Gallery: AquaSun Floating Solar Panels To Be Deployed In France


Solar panels take up a lot of space, but Israeli company Solaris Synergy (working with French EDF Group) have found a solution: placing floating solar panels on inland bodies of water. The project, called AquaSun, would not only see the panels placed on lakes and reservoirs, but the panles would use the water as a cooling system.

AquaSun’s panels are made from silicon cells, which may be cheap but are also prone to inefficiency caused by overheating. However by installing them on bodies of water, this mitigates the problem. The floating panels, which would generate 200kw of clean energy, would also be adaptable to a region’s energy requirements with panels being added and removed when needed.

Now we know what you’re thinking: what effect would the solar panels on the ecosystems within lakes and other bodies of water? Would they literally cast a shadow on local wildlife? Well, according to Solaris this would not be a problem as AquaSun would not be installed in “ecologically-sensitive areas or in open seas.” Instead they would be installed on reservoirs that are used for agriculture and industrial purposes.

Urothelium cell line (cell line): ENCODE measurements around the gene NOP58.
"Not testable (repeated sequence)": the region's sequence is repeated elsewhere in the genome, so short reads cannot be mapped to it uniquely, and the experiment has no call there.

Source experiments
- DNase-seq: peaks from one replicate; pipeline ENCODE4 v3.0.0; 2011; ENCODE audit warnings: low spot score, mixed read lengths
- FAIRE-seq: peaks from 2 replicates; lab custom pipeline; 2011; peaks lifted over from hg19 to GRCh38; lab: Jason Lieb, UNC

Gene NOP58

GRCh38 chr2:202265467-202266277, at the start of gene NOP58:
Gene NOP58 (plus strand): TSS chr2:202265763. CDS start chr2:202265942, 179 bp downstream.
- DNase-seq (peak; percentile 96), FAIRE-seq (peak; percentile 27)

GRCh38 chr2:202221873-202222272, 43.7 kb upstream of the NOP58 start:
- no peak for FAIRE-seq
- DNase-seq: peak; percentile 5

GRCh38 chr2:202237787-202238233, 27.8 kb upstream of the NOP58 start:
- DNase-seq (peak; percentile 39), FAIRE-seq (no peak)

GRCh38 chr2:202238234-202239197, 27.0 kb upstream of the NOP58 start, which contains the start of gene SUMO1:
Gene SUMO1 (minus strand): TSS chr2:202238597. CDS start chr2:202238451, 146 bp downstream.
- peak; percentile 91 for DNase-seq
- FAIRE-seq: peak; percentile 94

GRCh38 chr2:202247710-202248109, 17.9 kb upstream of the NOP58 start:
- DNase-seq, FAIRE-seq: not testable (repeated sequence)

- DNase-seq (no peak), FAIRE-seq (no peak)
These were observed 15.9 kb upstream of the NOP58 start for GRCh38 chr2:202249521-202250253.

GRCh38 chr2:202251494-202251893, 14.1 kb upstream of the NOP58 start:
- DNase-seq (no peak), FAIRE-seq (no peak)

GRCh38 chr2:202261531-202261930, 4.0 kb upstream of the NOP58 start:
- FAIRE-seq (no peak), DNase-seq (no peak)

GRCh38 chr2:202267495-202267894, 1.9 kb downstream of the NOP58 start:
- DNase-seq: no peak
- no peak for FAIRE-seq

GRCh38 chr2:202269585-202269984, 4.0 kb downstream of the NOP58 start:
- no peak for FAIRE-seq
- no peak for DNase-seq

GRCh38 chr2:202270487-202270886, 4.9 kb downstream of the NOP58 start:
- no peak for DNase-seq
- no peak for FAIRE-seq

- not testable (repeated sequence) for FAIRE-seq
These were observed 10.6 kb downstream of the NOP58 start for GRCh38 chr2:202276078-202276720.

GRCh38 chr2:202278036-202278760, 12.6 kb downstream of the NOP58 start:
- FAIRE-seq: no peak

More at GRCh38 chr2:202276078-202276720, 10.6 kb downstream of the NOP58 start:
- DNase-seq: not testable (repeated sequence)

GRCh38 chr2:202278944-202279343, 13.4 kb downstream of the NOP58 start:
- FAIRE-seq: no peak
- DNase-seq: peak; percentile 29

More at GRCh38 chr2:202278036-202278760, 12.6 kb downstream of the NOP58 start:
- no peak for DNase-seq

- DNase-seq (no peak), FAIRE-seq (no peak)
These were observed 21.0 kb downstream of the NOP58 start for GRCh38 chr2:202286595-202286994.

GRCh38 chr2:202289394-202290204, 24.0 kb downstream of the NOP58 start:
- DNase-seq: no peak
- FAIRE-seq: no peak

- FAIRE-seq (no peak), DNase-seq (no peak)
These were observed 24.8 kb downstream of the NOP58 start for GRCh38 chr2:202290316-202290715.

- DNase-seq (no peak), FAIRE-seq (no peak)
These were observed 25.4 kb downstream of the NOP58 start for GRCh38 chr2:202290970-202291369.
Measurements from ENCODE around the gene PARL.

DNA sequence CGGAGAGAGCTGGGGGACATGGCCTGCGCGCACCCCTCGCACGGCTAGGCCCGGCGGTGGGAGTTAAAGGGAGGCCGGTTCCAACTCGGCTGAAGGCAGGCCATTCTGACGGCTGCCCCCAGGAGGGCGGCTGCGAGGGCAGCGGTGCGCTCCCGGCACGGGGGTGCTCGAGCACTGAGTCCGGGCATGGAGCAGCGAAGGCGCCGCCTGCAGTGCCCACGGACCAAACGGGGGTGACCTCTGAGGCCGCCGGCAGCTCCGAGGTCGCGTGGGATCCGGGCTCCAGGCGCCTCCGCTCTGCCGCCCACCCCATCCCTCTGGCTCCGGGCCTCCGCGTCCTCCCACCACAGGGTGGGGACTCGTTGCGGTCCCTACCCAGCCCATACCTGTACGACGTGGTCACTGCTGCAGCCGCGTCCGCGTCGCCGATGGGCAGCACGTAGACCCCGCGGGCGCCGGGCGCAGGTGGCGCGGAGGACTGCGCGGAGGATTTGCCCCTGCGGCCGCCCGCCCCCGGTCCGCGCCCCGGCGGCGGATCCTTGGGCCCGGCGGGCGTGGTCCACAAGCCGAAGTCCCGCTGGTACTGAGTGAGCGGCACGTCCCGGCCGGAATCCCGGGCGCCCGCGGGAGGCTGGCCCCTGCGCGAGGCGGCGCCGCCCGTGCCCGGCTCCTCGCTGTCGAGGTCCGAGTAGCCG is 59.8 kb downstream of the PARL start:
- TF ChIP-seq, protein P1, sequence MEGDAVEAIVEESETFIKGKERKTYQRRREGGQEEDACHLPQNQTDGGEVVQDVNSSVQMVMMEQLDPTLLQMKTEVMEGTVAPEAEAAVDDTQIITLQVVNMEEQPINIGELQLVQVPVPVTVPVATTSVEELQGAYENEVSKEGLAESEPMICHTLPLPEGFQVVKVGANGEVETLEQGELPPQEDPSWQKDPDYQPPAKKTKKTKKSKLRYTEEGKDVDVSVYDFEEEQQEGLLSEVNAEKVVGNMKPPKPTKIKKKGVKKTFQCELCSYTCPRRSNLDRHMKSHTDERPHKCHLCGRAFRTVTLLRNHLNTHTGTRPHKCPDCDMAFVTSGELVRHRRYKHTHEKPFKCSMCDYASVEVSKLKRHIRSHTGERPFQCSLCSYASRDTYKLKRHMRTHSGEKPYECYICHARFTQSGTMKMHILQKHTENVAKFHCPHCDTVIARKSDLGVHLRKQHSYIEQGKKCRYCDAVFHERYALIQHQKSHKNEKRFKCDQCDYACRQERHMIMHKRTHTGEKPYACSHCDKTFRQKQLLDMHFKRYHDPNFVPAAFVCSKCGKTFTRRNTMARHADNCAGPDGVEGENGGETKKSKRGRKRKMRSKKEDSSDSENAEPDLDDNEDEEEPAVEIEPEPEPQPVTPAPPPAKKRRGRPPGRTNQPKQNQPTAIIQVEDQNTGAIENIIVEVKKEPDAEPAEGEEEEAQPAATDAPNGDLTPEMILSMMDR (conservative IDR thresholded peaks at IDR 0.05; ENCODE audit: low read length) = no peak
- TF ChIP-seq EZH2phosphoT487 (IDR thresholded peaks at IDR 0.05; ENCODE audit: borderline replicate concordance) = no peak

A prototype has been designed and is set to be presented at the 4th International Eilat-Eilot Renewable Energy Conference in Israel. Current plans aim to see AquaSun installed for a nine-month test period in a basin at a hydro-electric facility in southeastern France by the end of September.

Time will tell whether AquaSun delivers the goods, but its good to see renewable companies floating new ideas.

+ Solaris Synergy

via Gizmag


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  1. caeman March 3, 2011 at 10:29 am

    Actually, why not float them in the ocean? Each panel would provide an entire ecosytem. In nature, when something large like that is present in the “desert” part, where little life seems to exist, the small things will take cover, which attracts the bigger things, which attracts the small things. These solar panels could provide a more consistent base of life for these temporary ecosystems.

  2. ahg March 2, 2011 at 10:36 pm

    kkn it might, but since the water is used for cooling the solar panels which would be heated. It might not make a difference.

  3. kkn March 2, 2011 at 9:44 pm

    Would covering a sufficiently high percentage of the resevoir surface lead to a measureable reduction in evaporative losses from water storage volume?

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